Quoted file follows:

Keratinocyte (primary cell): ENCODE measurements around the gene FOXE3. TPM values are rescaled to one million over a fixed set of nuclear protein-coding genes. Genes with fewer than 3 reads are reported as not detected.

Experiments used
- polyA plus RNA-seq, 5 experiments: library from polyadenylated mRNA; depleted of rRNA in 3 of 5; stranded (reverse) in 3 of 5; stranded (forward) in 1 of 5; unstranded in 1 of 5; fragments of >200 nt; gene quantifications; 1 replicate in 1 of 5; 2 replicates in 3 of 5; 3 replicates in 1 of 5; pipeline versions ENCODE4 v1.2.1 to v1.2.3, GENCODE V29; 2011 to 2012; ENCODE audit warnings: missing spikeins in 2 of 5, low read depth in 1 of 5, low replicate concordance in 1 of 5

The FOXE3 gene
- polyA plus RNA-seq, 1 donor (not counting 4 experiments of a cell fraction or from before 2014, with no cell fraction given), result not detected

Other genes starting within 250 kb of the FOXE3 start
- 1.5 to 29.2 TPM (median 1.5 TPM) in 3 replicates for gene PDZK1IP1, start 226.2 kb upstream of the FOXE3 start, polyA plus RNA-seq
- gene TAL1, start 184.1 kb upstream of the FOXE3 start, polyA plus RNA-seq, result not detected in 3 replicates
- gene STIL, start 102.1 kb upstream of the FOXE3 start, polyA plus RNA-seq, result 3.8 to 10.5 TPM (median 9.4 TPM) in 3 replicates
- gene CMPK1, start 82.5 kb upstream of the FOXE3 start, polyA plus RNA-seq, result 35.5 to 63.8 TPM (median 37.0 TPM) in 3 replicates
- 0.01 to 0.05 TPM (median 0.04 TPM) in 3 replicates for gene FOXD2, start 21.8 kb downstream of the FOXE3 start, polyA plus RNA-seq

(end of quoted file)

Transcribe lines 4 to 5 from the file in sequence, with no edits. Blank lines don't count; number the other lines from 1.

The FOXE3 gene
- polyA plus RNA-seq, 1 donor (not counting 4 experiments of a cell fraction or from before 2014, with no cell fraction given), result not detected